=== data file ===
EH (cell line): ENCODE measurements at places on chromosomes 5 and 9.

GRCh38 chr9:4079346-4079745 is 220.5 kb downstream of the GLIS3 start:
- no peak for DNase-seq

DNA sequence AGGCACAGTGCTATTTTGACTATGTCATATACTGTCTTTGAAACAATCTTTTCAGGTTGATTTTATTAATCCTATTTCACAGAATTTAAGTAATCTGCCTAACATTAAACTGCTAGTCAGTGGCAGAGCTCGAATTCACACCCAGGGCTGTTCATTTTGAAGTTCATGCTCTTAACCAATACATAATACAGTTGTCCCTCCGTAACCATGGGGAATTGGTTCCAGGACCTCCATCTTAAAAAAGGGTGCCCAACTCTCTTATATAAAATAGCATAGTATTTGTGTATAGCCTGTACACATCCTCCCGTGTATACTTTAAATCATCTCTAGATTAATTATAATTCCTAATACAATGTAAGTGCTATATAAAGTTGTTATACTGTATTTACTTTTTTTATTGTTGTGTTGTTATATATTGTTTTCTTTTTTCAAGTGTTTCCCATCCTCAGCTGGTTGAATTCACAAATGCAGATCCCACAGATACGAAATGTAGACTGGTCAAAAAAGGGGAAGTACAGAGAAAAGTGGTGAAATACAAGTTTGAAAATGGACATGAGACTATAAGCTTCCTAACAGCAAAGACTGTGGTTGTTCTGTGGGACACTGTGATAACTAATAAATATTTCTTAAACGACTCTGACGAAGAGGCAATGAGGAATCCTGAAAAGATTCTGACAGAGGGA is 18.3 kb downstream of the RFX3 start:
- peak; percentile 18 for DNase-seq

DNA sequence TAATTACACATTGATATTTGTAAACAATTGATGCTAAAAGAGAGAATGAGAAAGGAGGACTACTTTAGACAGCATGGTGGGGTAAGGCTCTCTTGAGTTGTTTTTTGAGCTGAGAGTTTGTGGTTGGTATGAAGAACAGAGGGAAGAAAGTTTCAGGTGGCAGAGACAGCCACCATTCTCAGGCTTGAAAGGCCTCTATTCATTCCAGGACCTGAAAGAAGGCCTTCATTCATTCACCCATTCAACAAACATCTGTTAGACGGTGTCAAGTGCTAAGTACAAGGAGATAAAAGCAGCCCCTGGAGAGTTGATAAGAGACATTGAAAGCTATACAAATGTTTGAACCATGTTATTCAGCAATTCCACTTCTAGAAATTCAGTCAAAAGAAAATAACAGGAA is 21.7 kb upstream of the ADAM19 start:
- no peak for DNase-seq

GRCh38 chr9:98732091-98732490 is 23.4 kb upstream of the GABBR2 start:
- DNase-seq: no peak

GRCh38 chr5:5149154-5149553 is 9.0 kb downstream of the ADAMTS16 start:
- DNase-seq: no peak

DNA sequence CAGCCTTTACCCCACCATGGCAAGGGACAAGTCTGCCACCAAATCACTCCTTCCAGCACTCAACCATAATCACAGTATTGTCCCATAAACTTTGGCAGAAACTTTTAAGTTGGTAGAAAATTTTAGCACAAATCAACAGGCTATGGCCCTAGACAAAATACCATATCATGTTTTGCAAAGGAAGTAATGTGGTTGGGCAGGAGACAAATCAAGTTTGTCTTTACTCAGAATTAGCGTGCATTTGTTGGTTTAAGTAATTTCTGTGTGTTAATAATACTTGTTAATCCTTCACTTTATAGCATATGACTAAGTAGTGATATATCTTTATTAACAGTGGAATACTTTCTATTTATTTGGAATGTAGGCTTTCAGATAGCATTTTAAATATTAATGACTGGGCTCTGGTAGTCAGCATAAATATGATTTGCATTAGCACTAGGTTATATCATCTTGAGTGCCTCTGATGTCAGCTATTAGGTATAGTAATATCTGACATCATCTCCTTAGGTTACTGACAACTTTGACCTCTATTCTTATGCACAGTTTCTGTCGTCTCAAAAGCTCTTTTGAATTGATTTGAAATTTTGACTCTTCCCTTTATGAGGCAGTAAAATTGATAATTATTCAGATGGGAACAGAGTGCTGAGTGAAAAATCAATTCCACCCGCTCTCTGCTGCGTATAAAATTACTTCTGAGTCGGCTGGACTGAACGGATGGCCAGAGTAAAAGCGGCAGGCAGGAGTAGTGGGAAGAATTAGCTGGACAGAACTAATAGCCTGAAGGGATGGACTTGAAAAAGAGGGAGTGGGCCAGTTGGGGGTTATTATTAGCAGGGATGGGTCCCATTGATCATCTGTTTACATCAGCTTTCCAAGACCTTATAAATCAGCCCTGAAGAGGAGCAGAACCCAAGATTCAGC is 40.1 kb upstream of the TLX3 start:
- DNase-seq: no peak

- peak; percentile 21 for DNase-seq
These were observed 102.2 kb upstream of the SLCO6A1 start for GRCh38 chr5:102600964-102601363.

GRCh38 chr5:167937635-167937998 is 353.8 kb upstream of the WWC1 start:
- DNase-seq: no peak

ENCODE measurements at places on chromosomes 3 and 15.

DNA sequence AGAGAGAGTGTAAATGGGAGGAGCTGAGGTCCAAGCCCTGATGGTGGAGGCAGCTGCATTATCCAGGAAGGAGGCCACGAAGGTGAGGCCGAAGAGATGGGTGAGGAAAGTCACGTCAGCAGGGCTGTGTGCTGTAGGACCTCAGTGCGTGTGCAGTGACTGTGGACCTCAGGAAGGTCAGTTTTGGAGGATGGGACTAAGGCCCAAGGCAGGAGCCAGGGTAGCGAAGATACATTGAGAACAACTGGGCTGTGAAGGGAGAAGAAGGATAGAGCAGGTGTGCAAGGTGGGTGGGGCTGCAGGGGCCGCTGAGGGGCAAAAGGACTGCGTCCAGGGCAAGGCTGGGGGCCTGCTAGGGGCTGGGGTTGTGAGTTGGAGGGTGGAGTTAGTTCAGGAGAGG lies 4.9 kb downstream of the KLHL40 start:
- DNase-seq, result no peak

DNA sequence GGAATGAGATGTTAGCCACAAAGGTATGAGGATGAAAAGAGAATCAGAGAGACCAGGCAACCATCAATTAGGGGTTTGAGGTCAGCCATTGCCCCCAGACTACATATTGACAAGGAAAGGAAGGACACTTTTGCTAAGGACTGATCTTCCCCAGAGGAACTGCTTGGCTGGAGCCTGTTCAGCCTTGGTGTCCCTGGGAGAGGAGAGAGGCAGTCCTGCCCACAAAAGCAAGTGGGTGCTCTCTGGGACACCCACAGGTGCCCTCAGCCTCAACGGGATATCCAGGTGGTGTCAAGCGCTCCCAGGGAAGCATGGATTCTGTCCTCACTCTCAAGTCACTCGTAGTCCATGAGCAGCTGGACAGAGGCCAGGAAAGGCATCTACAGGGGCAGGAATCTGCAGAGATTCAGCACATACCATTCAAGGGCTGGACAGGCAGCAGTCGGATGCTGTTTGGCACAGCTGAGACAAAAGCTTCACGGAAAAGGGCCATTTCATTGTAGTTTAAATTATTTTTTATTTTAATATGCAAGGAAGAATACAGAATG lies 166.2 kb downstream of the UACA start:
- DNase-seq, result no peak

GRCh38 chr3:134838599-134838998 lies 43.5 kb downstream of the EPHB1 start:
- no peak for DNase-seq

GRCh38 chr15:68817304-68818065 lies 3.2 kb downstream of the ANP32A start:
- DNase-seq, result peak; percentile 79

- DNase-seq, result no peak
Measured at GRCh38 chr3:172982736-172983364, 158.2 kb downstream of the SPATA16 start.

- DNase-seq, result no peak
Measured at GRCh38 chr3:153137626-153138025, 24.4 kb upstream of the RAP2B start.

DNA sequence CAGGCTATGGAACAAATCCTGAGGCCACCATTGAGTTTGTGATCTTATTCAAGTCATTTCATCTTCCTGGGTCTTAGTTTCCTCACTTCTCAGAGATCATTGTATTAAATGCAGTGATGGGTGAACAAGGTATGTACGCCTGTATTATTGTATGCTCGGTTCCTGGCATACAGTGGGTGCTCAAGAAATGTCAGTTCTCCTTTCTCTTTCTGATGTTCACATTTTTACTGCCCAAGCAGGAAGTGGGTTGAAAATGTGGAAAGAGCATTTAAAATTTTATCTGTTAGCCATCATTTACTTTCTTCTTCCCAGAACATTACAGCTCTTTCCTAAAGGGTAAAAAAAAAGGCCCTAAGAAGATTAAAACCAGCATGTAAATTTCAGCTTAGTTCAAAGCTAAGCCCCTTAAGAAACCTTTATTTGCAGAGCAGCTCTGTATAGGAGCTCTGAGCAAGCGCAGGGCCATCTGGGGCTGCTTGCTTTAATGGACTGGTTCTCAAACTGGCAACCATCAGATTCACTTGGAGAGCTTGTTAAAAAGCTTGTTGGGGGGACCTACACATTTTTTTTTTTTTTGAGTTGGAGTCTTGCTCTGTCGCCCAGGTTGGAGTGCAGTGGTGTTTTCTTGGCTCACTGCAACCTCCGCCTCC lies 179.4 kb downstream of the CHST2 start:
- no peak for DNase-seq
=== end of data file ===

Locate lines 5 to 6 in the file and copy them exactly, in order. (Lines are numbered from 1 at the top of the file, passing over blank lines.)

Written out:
- peak; percentile 18 for DNase-seq

DNA sequence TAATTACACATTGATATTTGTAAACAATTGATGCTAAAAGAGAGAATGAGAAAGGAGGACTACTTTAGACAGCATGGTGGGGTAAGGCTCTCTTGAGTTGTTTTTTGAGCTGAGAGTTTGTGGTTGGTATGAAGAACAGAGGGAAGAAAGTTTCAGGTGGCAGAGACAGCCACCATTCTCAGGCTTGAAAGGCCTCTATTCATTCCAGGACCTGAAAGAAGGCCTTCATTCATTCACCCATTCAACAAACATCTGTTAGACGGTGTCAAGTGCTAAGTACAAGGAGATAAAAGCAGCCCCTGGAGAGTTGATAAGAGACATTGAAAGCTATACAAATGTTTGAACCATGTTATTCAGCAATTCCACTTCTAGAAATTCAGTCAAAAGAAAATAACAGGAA is 21.7 kb upstream of the ADAM19 start: